I have always been able to entertain myself. I have always played games by myself. All I needed was a little time and my imagination. Props were nice but not required. I was imagining games by myself long before there was such a thing as video games.
When I became a teenager arcade games were just coming into their own. I would ride my bike several miles to a shopping mall that had a video arcade. Missile Command. Galaga. Star Castle. Asteroids. We got an Atari and Pitfall was the game of choice. Arcade games were fun but they lacked depth.
In my early to mid-high school years I was friends with some guys that introduced me to bookcase games. Bookcase games came in boxes that resembled large books, and you stored them on a shelf, on their sides, like books. These games had depth; often too much complexity. These were all top-down strategy games. You can still find them in the computer gaming world. Markers that represent units, moved around a map (usually with hexagons). We played a World War II in the Pacific game where the game map was 12 feet by 12 feet! Setup in one guy’s garage. Accompanied by a thick rule book.
Didn’t do much gaming during college. Too busy drinking every Wednesday thru Sunday nights. But after college I returned to gaming. I found a few bookcase games designed to play solo. My favorite one concerning carrier battles during the Solomon Islands campaigns.
In the early 90’s I began to search for a computer game to play. This was before the multi-media explosion. I found it in Empire Deluxe. An easy to play, top down strategy game. You could play solo, or exchange turns via email, or even play live over the world wide web. I played the shit out of that game.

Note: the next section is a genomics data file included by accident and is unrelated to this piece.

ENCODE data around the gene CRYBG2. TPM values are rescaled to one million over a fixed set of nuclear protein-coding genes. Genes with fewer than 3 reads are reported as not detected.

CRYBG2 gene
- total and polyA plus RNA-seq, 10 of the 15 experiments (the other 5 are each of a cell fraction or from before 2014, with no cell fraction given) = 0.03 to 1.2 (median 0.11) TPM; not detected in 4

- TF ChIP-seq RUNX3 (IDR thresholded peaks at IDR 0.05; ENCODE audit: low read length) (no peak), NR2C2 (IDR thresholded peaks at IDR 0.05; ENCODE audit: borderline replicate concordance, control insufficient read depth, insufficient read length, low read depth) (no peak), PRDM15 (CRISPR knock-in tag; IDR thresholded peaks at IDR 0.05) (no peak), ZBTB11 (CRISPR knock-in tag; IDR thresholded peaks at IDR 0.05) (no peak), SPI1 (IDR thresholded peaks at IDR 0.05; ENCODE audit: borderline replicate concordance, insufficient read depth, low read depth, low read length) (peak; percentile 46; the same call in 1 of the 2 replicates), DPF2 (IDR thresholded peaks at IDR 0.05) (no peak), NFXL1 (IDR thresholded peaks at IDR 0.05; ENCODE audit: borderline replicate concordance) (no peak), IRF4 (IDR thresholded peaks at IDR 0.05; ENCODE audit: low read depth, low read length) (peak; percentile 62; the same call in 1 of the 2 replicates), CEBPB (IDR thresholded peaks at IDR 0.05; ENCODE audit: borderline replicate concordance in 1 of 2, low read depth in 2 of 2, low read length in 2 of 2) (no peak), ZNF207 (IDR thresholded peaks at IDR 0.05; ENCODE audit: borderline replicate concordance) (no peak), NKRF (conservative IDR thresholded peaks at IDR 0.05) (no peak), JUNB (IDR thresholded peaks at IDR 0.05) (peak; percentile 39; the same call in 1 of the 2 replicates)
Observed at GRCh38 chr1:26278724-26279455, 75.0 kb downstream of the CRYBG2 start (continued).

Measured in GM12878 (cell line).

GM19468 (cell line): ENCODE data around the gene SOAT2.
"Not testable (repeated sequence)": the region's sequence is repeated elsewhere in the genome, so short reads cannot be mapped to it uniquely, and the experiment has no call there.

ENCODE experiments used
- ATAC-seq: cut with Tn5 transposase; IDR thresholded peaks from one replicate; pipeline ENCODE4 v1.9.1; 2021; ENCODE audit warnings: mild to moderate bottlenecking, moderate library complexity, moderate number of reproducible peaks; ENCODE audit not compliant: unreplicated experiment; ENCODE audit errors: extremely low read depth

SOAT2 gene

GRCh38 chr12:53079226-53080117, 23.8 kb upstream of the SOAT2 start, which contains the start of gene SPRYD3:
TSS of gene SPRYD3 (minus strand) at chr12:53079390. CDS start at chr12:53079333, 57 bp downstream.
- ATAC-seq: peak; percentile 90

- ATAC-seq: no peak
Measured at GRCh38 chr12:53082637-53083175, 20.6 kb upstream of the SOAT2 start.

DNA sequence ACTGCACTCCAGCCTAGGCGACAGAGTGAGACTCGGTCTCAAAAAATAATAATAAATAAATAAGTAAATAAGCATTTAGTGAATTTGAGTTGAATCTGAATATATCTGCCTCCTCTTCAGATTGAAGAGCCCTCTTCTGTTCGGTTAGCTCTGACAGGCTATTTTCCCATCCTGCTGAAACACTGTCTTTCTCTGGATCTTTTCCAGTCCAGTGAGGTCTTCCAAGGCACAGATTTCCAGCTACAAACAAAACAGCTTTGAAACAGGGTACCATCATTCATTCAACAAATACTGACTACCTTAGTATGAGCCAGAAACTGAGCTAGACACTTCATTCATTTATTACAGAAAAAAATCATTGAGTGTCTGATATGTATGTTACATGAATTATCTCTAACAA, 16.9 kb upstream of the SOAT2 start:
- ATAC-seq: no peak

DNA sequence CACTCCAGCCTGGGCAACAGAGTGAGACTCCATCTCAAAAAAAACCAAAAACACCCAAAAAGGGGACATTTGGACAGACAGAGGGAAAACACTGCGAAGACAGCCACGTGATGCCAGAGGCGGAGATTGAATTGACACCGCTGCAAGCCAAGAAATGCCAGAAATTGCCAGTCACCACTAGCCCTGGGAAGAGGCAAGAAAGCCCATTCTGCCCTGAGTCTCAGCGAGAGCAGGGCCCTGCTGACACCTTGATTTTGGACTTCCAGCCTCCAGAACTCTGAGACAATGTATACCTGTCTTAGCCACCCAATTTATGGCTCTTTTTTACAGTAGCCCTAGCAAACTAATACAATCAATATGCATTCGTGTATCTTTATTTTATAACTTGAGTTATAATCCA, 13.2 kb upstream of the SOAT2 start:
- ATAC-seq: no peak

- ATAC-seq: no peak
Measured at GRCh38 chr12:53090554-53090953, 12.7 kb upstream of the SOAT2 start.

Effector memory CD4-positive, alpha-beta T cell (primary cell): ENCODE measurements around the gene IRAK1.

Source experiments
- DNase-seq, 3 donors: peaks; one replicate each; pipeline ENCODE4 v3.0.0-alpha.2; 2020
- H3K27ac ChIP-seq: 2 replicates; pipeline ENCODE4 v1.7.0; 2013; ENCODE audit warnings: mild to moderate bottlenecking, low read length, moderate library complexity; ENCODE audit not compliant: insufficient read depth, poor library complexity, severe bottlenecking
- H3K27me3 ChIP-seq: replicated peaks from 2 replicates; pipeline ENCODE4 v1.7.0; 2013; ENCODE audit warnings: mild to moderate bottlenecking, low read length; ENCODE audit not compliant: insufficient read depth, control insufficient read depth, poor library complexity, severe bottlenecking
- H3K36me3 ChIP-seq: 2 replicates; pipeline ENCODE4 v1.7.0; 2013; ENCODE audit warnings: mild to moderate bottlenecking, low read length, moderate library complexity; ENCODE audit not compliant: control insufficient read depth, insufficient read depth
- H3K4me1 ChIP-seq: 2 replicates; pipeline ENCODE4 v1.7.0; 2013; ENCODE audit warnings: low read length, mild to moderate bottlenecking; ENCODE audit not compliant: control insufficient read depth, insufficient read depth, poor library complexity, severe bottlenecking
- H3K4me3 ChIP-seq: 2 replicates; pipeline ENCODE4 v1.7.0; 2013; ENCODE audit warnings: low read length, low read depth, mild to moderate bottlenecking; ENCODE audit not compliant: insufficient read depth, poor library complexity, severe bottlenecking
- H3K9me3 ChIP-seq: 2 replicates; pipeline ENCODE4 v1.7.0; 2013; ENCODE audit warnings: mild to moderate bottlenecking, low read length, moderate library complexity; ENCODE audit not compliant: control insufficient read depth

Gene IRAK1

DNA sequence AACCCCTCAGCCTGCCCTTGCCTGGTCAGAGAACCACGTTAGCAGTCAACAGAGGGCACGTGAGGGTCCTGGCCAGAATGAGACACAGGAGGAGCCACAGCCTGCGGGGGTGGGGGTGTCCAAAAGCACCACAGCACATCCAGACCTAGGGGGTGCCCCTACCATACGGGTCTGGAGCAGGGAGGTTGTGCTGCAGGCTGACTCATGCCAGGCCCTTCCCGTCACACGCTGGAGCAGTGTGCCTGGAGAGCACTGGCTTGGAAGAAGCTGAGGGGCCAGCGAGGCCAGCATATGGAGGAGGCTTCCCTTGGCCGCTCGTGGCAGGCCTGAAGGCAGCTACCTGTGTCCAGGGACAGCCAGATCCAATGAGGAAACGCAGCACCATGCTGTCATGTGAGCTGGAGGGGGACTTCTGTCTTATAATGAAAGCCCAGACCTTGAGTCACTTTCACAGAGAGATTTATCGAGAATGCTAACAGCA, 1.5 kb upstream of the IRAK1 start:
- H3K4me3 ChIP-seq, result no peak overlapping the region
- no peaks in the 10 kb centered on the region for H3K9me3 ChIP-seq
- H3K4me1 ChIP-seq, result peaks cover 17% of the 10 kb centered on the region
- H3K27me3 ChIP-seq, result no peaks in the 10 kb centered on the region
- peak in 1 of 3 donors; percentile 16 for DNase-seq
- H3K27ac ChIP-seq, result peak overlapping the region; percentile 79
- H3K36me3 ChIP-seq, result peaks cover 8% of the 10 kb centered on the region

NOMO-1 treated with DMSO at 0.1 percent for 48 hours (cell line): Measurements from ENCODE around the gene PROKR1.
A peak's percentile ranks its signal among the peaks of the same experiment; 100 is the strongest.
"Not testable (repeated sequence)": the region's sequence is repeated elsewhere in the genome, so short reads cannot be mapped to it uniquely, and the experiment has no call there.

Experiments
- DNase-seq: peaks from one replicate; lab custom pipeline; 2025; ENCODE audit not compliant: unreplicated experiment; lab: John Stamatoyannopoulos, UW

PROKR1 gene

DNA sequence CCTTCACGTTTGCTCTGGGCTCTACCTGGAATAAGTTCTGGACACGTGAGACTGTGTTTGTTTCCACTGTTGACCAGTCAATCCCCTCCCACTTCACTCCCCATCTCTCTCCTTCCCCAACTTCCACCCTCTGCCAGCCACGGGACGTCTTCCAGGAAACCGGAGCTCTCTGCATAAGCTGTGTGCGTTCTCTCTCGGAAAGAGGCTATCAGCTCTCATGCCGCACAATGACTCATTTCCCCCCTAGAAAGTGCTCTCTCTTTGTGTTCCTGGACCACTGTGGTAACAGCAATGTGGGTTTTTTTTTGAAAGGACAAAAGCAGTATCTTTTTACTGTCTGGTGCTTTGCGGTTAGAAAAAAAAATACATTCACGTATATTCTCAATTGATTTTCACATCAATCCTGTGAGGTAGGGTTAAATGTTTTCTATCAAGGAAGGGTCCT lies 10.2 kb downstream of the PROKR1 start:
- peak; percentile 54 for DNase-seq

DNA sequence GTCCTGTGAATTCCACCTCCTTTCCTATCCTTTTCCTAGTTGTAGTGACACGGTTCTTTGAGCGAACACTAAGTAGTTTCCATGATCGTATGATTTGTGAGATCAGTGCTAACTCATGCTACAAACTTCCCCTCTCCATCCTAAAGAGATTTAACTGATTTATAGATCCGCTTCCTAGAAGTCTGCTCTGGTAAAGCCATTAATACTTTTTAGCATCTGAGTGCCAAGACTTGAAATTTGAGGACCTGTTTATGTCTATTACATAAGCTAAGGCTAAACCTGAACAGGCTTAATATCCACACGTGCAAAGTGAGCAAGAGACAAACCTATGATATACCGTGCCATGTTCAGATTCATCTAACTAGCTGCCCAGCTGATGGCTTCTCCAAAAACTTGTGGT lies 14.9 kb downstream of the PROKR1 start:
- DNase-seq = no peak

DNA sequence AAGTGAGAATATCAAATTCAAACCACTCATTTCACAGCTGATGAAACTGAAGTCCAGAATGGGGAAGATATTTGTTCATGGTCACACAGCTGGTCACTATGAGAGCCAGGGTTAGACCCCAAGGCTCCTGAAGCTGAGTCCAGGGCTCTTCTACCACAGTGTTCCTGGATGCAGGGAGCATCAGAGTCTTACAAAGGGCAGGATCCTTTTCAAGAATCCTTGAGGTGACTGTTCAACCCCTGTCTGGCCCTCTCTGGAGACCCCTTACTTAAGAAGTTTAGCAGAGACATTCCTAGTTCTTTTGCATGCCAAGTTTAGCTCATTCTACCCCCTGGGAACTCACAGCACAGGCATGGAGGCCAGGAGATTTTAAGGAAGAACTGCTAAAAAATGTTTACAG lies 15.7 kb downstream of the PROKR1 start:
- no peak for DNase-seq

Then multi-media was ushered in. Lots of people had computers, and then you could upgrade with a CD-ROM, a sound card, and speakers. Usually a few games were included, like Myst. Seems kinda lame now, but in its time Myst was pretty dang good. So, computer gaming here I come; perfect for the little boy who has no problem playing alone. I mostly played strategy games and first-person shooters. Civilization. Masters of Orion. Half-life. Doom.
I knew of online games, the massively multiplayer online games; World of Warcraft being the dominate player. I was never much into games with magic; I preferred sci-fi elements. I was reluctant to jump into online gaming because I knew once I started I would be all in. So I hesitated, and waited for something that really interested me.
I had heard of EVE Online, and knew that when I did jump into online gaming it would be with the space-based EVE. One afternoon I was reading a science fiction novel dealing with space travel, and I just set down the book and signed up for EVE Online. That was 2007.
Just as I figured, EVE is pretty much the only computer game I play, much to the chagrin of my son who used to like to watch me play certain games, they were like movies to him. Course, now he just plays his own.
I haven’t watch network television since around 2000. I only got back into TV shows once I could stream entire seasons over Netlfix in one weekend. I watch a few shows now but do so because my kids are into them. Something we share and discuss. Where some people watch TV most evenings I play EVE. Where some people might go to the movies I play EVE. I haven’t played any other computer game in years. If I am spending a few hours with computer gaming then I spend it on EVE.
And what is EVE Online? It is anything you want it to be. You fly around in space ships and do what you want; not without consequences, of course. You can build, buy, sell, destroy, repeat as necessary. Mine, manufacture, invent, pirate, mercenary, whatever. I choose to be an industrialists. I procure different raw materials, sell some and use some in manufacturing.
What I like about Eve is the accomplishments. Completing tasks, achieving goals, acquiring certain things. Heck, it is just like life.
Whether you see it as a strength or as a character flaw, I have no problem being alone. I can always find ways to entertain myself.